November 30, 2012 (U.S.)
Steven C. Miller
Jamie King as: Audrey Bradimore
Donal Logue as: Santa Jim
Malcolm McDowell as: Sheriff Cooper
Ellen Wong as: Brenda
Brendan Fher as: Deputy Jordan
Silent Night is another horror remake, this time of an original that has achieved cult status since it’s release in 1984. The original Silent Night, Deadly Night is an infamous, mean-spirited slasher flick that received notoriety partially because of the controversy it caused when it was released.
A vicious serial killer, dressed as Santa, is brutally killing citizens in a small town that he has deemed as being naughty on Christmas Eve. The police are hot on his trail. They are led by Sheriff Cooper (Malcolm McDowell) who is short on police officers when one of them doesn’t show up to work. They soon discover that he was one of the killer’s victims. He calls in Officer Audrey Bradimore (Jamie King) who was off that day to work. Despite the fact she’s been going through a rough period since the death of her husband, which she blames herself for, she takes the investigation head on, as they try to stop this madman with an ever increasing body count.
The original Silent Night, Deadly Night is an infamous, mean-spirited slasher flick that has a pretty strong cult following. This is, at least partially due to the controversy it caused back when it got released. Parental groups got pretty pissed off that a horror movie featuring a killer dressed as Santa was getting advertised. They protested it, but as is almost always case with something like this; it became a hit. The movie itself was a pretty entertaining and nasty little flick. So, now comes this reimagining of the movie. It takes the basic idea, but presents us with a totally new movie. And, it manages to do this quite well.
In all Silent Night is technically a better movie than the one that inspired it. It’s also not as mean-spirited, but this isn’t to say that it’s a PC movie. The kills are bloody and quite good. It has a nice double digit body count, as our villain offs victims left and right. The face bisection by axe ranks as one of the coolest gore scenes of the year. The other kills that include stabbings, impaling, immolation, a head shot, an eye splattering electrocution, dismemberment, and more, including the on-screen, violent death of a bratty, little girl! All of which is accomplished by some really good gore FX. The image of Santa using a blowtorch to kill people is just so damn cool and enough to guarantee pissing someone off that does not want to see the “sanctity” of Christmas being ruined. There is even a throwdown between two Santas!
Sadly, this scene and other fight scenes are shot in an annoying use of the dreaded shakey cam. Thankfully, none of the kills are shot in this style, so that one can revel in all their bloody goodness. Actually, there are some nice, stylish uses of the Christmas colors red and green, in particular in the exciting climax, where director Steven Miller does a nice job of building suspense.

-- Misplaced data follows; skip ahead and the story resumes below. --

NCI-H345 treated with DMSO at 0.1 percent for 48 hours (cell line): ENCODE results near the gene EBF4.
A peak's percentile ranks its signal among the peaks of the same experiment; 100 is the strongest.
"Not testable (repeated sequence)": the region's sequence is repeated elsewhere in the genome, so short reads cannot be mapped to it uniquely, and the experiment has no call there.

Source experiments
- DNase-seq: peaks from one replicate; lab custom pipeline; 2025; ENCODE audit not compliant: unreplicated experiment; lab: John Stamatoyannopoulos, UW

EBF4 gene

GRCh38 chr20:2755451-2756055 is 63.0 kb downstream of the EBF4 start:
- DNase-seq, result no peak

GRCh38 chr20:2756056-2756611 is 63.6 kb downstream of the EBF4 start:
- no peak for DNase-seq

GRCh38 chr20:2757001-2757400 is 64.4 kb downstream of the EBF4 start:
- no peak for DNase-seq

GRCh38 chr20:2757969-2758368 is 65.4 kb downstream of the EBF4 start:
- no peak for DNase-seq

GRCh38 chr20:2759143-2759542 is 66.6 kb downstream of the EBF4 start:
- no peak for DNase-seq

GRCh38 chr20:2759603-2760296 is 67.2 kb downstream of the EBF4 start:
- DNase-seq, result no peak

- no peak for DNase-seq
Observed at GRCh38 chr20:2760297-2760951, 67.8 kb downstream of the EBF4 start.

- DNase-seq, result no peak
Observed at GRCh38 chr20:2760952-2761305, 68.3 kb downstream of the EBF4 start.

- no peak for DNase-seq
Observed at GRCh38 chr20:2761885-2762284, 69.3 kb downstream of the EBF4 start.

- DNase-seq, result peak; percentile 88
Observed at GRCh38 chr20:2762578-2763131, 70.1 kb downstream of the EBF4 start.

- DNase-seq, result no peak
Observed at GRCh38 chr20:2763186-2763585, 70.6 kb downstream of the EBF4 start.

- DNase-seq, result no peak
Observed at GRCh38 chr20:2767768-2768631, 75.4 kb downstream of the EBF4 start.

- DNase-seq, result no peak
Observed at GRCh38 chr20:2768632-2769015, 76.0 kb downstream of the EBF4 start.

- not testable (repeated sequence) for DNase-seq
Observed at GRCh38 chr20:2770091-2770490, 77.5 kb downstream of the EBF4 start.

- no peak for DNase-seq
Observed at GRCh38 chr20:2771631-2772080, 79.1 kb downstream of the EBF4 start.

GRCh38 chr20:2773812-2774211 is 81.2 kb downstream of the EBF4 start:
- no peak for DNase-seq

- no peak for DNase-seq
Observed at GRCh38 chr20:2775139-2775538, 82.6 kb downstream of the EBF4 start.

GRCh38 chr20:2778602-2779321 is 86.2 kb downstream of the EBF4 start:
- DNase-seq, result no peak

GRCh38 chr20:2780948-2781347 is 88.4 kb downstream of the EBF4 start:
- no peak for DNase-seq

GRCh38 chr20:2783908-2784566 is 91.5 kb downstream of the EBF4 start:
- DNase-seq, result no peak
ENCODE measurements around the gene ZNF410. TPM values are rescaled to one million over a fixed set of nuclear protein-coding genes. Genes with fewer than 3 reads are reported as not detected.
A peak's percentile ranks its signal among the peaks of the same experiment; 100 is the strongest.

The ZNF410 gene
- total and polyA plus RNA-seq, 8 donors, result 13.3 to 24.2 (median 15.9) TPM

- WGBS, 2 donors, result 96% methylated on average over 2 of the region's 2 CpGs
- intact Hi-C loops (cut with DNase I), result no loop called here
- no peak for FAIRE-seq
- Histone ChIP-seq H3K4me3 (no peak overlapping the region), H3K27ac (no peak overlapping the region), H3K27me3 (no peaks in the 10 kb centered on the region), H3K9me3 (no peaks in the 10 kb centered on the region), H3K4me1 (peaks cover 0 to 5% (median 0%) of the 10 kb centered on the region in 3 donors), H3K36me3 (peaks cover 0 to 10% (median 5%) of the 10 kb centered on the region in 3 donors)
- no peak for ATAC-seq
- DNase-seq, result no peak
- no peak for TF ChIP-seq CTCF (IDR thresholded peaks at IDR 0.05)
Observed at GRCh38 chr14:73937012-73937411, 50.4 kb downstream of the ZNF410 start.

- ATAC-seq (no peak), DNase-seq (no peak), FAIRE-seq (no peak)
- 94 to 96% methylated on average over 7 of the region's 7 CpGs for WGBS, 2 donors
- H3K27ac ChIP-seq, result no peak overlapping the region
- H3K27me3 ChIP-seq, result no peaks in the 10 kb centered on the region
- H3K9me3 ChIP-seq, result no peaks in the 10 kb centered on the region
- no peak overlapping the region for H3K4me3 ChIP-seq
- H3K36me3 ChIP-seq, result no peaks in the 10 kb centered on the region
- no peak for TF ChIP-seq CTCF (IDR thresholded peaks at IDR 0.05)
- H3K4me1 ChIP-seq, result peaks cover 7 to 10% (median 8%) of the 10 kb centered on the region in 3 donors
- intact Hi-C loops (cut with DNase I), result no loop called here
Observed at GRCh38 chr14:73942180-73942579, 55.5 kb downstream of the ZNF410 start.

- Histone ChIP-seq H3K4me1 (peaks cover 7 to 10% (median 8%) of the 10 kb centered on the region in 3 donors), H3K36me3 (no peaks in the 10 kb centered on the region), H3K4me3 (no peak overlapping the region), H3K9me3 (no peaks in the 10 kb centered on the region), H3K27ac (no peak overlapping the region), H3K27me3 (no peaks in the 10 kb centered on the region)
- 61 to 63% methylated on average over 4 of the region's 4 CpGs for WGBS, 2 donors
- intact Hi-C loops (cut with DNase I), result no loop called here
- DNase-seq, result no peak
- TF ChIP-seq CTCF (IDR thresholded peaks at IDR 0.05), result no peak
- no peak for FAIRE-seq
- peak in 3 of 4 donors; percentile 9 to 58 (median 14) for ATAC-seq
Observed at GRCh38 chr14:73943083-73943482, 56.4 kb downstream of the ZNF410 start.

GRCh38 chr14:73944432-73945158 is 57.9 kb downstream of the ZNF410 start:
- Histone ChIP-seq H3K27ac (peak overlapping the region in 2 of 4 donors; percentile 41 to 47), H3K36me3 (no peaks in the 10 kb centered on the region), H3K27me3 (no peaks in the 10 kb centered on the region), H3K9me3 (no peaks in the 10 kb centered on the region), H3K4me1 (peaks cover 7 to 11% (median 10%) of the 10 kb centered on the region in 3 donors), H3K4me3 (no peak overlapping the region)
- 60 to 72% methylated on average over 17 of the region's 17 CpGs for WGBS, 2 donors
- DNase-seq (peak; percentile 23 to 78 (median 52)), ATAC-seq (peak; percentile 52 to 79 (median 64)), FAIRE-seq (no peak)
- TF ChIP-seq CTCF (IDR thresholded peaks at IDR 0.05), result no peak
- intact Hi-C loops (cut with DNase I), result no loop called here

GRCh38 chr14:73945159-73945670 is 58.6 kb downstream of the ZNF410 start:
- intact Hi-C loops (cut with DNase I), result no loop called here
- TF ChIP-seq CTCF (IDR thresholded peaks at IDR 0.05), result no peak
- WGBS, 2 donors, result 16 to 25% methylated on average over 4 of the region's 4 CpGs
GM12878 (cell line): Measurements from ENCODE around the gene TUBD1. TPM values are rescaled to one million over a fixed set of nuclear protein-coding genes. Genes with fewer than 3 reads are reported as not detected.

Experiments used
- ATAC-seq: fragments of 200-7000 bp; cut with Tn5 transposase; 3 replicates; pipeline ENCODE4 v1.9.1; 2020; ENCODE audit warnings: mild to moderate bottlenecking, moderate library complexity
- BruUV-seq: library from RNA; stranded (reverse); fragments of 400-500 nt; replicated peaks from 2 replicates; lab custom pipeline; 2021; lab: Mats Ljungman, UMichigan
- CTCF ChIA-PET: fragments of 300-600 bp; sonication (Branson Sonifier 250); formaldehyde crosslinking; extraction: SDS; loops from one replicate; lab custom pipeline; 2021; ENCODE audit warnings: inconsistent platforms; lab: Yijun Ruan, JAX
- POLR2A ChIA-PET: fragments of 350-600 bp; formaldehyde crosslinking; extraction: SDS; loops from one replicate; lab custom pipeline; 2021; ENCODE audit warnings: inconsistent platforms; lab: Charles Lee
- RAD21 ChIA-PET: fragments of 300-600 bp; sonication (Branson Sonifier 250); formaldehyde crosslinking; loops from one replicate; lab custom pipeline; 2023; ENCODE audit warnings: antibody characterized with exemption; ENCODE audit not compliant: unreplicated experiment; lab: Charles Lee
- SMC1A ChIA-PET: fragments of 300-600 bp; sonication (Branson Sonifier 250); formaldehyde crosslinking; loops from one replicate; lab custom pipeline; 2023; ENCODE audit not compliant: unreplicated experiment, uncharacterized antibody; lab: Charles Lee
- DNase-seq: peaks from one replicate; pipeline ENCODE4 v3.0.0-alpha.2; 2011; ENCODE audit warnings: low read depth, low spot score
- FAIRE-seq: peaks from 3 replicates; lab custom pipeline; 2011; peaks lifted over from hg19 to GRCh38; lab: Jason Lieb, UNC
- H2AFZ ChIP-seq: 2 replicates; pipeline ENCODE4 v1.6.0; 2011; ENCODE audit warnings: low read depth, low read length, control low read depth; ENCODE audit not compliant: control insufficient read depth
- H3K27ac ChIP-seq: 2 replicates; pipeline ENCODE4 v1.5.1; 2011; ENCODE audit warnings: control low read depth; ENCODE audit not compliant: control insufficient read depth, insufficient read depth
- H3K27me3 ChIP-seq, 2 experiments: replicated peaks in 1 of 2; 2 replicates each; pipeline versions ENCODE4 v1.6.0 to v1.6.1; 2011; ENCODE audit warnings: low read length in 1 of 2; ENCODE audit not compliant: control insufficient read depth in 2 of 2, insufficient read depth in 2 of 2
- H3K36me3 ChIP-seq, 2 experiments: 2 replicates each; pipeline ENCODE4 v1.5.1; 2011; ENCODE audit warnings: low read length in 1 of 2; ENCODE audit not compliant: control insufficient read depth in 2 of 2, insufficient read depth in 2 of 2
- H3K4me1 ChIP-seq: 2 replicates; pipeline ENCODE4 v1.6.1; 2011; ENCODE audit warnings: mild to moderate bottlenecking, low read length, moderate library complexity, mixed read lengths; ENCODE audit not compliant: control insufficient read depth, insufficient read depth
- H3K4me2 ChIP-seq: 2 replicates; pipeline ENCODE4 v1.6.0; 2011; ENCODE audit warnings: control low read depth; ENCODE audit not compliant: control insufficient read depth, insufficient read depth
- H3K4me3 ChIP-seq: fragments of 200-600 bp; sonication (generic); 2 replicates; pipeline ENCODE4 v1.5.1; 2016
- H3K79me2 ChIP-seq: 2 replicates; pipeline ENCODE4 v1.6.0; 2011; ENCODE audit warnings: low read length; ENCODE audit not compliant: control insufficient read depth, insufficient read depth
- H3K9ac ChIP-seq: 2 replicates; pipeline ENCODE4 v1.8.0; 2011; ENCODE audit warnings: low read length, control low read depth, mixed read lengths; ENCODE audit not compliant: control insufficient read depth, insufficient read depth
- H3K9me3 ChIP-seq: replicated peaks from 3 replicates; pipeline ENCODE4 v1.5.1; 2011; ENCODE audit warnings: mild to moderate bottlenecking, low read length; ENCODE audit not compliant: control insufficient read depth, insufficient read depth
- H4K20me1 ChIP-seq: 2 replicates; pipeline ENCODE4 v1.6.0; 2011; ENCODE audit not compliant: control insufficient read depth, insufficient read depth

What I really liked in Silent Night is the really funny jet-black sense of humor that movie has. It’s never morbid or depressing, as it’s just way to enjoyable. But that being said, it does revel in pointing out the darker side of Christmas. That’s something I can totally get behind. Yet, at funny as it is, it’s never at the expense of making the killer look silly or the movie descending into farce territory.
Fellow fans of the original movie will enjoy the fact that there a couple of nods to it and one of its sequels, including a hot blonde (sadly not topless) getting impaled on antlers, much like Linnea Quigley’s infamous and classic death scene from Silent Night, Deadly Night. I won’t ruin the other moments because it’s more fun for you to discover them for yourselves, as I did. And, speaking of hotties, the movie has a beautiful female cast. That said while some cleavage is shown by some of them, only one girl actually gets topless. But, she ranks as one of the movie’s hottest, so you will be happy.
Also beautiful, but sadly fully clothed, is our lead actress, Jamie King. She’s becoming a veteran of quality holiday slasher remakes with lead roles in My Bloody Valentine 3D and Mother’s Day. As with those movies, she’s great in her role as a tough as nails, final girl. She also manages to add depth and sympathy to a wild and crazy flick. Meanwhile, Malcolm McDowell is a wonderful addition as the sheriff and Ellen Wong is good in her supporting role as the pretty and sarcastic police station receptionist Brenda.
In all, this is a movie that in many ways improves on its predecessor, though that film does hold more of a special place in my black heart. Silent Night is a fun, bloody, and wild entry in the Christmas horror film subgenre. I, personally, wouldn’t mind seeing this become its’ own franchise. Now, let’s just wait and see if it inspires any controversy of its’ own. In the meantime, definitely give it a look when it hits DVD and Blu-ray on December 4th of this year.